At 69 years old, Jackie Chan has this physical status:
He began his film career by appearing in small roles as a child actor at the age of five. In the film Big and Little Wong Tin Bar (1962), he appeared alongside some of his "Little Fortunes" with Li Li-Hua playing his mother at age eight. The young actor appeared in extras of The Love Eterne (1963) and appeared in a small role in King Hu's 1966 film Come Drink with Me. Chan was signed to Chu Mu's Great Earth Film Company in 1971 after an appearance as an extra in another kung fu film, A Touch of Zen.
Chan appears in Bruce Lee's film Fist of Fury (1972), both as an extra and as a stunt double for Hiroshi Suzuki, portrayed by Riki Hashimoto), particularly during Lee's final combat scene in which Lee kicks him and he flies through the air. Chan appeared in another Bruce Lee film, Enter the Dragon (1973), as a teenage henchman who is killed by Lee's character. Sammo Hung was assisting Chan in minor roles in both of Bruce Lee's films. Chan also worked as a martial arts choreographer for John Woo's The Young Dragons (1974).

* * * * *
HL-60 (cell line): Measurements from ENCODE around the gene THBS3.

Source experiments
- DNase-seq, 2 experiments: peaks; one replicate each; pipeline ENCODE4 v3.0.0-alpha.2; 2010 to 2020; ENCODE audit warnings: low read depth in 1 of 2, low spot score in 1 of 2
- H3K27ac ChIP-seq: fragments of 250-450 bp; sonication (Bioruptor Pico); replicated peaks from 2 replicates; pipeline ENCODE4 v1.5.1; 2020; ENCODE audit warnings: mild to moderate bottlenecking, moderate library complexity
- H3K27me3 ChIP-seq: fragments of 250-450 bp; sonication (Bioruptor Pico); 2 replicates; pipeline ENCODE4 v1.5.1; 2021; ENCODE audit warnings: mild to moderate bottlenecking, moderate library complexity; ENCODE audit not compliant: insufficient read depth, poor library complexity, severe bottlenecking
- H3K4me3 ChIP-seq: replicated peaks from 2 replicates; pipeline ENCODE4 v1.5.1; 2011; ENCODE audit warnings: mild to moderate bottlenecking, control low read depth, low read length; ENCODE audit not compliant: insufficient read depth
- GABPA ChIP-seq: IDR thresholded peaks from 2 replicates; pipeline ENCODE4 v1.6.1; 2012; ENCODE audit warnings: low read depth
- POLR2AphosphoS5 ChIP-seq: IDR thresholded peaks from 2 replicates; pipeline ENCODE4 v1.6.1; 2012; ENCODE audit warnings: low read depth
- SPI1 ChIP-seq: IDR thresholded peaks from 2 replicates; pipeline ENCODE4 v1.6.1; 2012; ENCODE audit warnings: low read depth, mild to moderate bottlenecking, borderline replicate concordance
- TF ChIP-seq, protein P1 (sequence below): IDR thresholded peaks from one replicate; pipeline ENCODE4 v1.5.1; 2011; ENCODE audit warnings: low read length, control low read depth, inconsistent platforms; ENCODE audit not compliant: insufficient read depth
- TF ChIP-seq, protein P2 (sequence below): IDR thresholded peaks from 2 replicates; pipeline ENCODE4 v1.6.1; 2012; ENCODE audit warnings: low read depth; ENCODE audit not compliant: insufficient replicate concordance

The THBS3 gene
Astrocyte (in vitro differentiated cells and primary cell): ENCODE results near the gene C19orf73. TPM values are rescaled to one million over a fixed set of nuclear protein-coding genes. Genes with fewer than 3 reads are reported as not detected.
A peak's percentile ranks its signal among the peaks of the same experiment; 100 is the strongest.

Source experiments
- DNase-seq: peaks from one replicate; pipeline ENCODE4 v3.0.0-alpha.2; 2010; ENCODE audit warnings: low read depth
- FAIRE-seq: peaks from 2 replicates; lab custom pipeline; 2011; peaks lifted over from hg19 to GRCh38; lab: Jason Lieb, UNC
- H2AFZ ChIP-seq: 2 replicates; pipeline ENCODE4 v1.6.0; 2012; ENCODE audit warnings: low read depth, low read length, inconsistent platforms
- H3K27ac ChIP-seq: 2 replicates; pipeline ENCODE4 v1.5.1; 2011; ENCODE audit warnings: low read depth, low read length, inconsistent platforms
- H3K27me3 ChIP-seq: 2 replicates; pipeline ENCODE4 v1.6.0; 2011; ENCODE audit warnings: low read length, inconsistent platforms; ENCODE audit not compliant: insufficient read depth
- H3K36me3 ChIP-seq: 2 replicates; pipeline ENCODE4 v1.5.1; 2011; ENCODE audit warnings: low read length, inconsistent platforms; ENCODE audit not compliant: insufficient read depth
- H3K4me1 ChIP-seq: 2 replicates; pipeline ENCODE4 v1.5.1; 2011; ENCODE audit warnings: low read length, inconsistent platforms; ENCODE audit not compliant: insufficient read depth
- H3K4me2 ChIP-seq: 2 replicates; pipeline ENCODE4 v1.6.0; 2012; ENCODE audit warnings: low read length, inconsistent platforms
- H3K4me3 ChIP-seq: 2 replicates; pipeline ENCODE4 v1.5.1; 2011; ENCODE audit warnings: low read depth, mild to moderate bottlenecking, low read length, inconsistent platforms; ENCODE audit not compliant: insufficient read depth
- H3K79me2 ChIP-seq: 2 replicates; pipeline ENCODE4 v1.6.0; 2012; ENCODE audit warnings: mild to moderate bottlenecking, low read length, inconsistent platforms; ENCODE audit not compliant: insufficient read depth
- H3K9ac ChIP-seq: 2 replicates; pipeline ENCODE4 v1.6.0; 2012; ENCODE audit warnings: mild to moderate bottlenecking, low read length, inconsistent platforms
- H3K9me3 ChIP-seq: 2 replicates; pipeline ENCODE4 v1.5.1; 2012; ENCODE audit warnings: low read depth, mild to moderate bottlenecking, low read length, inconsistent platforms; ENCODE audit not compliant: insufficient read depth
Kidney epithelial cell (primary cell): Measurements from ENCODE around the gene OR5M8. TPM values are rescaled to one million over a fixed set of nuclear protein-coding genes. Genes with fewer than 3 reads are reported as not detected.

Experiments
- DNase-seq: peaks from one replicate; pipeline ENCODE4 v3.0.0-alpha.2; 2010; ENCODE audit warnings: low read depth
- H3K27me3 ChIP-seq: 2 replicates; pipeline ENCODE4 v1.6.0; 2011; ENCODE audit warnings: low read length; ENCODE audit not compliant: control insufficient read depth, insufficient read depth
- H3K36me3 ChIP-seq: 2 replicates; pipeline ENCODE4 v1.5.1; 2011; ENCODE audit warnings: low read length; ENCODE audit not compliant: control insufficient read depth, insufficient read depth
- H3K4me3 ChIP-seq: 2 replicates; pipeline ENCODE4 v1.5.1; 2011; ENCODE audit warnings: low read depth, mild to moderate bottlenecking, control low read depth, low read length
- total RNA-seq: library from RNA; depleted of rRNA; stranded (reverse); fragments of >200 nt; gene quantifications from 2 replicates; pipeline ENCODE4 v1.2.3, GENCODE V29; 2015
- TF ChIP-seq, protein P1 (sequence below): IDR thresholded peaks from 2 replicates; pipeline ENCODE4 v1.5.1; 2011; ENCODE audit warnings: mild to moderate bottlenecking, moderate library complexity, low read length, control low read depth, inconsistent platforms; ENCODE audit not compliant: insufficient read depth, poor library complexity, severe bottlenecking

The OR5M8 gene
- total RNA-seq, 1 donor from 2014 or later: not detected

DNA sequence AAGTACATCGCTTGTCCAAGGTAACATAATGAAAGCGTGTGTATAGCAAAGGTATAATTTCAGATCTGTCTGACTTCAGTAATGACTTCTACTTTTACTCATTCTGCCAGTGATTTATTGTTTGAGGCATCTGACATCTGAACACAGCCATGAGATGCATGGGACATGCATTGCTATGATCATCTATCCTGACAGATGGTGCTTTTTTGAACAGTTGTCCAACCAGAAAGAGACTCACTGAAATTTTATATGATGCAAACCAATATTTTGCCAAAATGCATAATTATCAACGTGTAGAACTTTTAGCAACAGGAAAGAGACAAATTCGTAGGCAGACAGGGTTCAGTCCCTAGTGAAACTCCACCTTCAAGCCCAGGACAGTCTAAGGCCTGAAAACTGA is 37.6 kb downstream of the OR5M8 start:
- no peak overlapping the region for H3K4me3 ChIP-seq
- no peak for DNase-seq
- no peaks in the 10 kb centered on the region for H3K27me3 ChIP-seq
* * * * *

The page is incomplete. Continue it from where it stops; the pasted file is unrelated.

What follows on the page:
Jackie Chan received a telegram from Willie Chan, a Hong Kong film producer who had been impressed with Jackie Chan's stunt choreography work in 1976. Willie Chan was offered an acting part in Lo Wei's film. Lo saw Chan's appearance in John Woo's Hand of Death (1976) and planned to model him after Bruce Lee in the film New Fist of Fury. To emphasize his similarity to Bruce Lee, whose stage name meant "Lee the Little Dragon" in Chinese, his stage name was changed to (literally "becoming the dragon). (Note that "dragon" in Lee's name refers to Lee's birth year, not the Chinese dragon) Chan was unable to cope with Lee's martial arts style, which was ineffective. Despite the film's demise, Lo Wei continued to produce films with similar themes, but with no improvement at the box office.